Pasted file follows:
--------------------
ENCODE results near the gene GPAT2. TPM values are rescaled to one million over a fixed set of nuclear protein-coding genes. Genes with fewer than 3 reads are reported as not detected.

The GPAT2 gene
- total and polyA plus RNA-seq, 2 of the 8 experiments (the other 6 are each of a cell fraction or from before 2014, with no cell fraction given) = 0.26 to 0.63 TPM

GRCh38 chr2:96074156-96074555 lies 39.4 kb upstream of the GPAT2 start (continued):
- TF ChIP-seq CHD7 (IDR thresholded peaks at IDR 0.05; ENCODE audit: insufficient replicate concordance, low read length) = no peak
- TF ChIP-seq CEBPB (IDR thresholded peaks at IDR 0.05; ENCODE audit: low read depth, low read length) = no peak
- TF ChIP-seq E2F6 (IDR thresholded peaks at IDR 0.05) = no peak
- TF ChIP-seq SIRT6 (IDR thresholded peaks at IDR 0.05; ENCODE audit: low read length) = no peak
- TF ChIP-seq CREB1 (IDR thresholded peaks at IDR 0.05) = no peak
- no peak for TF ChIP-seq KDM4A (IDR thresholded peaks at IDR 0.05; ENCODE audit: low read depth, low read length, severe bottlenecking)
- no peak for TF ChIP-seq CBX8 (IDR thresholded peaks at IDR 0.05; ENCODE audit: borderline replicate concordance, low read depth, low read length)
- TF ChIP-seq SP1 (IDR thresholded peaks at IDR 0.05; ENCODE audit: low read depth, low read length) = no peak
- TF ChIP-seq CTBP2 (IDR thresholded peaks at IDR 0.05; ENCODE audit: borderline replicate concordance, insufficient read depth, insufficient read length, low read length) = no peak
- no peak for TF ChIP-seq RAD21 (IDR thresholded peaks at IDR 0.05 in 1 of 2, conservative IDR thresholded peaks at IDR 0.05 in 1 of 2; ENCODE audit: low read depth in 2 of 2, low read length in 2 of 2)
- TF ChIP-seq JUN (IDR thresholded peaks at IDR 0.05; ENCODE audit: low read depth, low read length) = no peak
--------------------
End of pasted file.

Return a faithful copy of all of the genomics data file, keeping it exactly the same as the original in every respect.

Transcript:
ENCODE results near the gene GPAT2. TPM values are rescaled to one million over a fixed set of nuclear protein-coding genes. Genes with fewer than 3 reads are reported as not detected.

The GPAT2 gene
- total and polyA plus RNA-seq, 2 of the 8 experiments (the other 6 are each of a cell fraction or from before 2014, with no cell fraction given) = 0.26 to 0.63 TPM

GRCh38 chr2:96074156-96074555 lies 39.4 kb upstream of the GPAT2 start (continued):
- TF ChIP-seq CHD7 (IDR thresholded peaks at IDR 0.05; ENCODE audit: insufficient replicate concordance, low read length) = no peak
- TF ChIP-seq CEBPB (IDR thresholded peaks at IDR 0.05; ENCODE audit: low read depth, low read length) = no peak
- TF ChIP-seq E2F6 (IDR thresholded peaks at IDR 0.05) = no peak
- TF ChIP-seq SIRT6 (IDR thresholded peaks at IDR 0.05; ENCODE audit: low read length) = no peak
- TF ChIP-seq CREB1 (IDR thresholded peaks at IDR 0.05) = no peak
- no peak for TF ChIP-seq KDM4A (IDR thresholded peaks at IDR 0.05; ENCODE audit: low read depth, low read length, severe bottlenecking)
- no peak for TF ChIP-seq CBX8 (IDR thresholded peaks at IDR 0.05; ENCODE audit: borderline replicate concordance, low read depth, low read length)
- TF ChIP-seq SP1 (IDR thresholded peaks at IDR 0.05; ENCODE audit: low read depth, low read length) = no peak
- TF ChIP-seq CTBP2 (IDR thresholded peaks at IDR 0.05; ENCODE audit: borderline replicate concordance, insufficient read depth, insufficient read length, low read length) = no peak
- no peak for TF ChIP-seq RAD21 (IDR thresholded peaks at IDR 0.05 in 1 of 2, conservative IDR thresholded peaks at IDR 0.05 in 1 of 2; ENCODE audit: low read depth in 2 of 2, low read length in 2 of 2)
- TF ChIP-seq JUN (IDR thresholded peaks at IDR 0.05; ENCODE audit: low read depth, low read length) = no peak